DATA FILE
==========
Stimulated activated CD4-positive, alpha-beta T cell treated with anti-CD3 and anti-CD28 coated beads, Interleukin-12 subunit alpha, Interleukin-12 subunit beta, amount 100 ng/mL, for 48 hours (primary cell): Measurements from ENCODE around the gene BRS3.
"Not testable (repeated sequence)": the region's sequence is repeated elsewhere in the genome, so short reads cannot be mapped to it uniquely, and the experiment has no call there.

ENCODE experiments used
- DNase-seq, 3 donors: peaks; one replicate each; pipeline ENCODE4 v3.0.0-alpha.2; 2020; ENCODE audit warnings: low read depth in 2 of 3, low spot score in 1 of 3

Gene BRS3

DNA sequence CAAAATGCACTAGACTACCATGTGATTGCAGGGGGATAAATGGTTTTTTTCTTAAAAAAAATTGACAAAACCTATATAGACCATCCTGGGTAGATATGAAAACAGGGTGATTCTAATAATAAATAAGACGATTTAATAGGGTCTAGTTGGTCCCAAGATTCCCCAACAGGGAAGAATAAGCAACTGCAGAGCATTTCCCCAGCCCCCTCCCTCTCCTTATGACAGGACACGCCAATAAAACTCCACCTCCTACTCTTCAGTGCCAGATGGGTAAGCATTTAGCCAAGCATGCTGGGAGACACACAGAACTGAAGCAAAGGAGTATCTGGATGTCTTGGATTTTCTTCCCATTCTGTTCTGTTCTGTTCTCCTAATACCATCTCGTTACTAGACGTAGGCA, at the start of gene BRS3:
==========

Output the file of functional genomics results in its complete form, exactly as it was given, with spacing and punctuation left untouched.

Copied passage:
Stimulated activated CD4-positive, alpha-beta T cell treated with anti-CD3 and anti-CD28 coated beads, Interleukin-12 subunit alpha, Interleukin-12 subunit beta, amount 100 ng/mL, for 48 hours (primary cell): Measurements from ENCODE around the gene BRS3.
"Not testable (repeated sequence)": the region's sequence is repeated elsewhere in the genome, so short reads cannot be mapped to it uniquely, and the experiment has no call there.

ENCODE experiments used
- DNase-seq, 3 donors: peaks; one replicate each; pipeline ENCODE4 v3.0.0-alpha.2; 2020; ENCODE audit warnings: low read depth in 2 of 3, low spot score in 1 of 3

Gene BRS3

DNA sequence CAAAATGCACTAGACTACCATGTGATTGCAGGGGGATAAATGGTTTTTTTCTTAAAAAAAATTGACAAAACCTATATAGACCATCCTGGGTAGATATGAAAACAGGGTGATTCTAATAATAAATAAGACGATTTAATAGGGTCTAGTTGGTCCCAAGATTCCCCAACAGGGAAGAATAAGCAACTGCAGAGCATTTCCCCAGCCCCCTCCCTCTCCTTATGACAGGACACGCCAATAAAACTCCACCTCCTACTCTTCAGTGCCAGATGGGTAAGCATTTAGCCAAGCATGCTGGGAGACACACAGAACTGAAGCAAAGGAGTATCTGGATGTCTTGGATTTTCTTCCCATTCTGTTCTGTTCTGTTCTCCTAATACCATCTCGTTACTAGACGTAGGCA, at the start of gene BRS3: